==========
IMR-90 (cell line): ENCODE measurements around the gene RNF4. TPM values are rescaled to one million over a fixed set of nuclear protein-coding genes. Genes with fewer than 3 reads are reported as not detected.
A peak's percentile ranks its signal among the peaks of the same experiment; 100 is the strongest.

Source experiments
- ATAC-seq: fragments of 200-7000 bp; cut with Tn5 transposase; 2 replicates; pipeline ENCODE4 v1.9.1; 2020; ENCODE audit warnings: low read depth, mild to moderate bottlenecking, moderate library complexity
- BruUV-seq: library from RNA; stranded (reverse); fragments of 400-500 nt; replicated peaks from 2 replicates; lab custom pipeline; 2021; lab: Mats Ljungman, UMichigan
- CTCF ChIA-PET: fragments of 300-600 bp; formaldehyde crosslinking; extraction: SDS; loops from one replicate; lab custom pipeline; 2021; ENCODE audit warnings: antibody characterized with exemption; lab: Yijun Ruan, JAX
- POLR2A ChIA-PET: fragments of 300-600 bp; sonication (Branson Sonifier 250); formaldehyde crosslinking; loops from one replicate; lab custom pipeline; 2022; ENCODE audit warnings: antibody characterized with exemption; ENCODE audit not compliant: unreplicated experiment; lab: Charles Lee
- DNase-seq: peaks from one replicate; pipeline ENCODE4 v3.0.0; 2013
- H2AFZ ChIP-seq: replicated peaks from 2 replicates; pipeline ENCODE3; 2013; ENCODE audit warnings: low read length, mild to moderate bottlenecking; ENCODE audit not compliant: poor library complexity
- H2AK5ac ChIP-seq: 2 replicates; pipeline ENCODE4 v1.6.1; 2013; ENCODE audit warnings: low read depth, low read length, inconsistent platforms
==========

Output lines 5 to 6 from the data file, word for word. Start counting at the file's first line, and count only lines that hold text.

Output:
- BruUV-seq: library from RNA; stranded (reverse); fragments of 400-500 nt; replicated peaks from 2 replicates; lab custom pipeline; 2021; lab: Mats Ljungman, UMichigan
- CTCF ChIA-PET: fragments of 300-600 bp; formaldehyde crosslinking; extraction: SDS; loops from one replicate; lab custom pipeline; 2021; ENCODE audit warnings: antibody characterized with exemption; lab: Yijun Ruan, JAX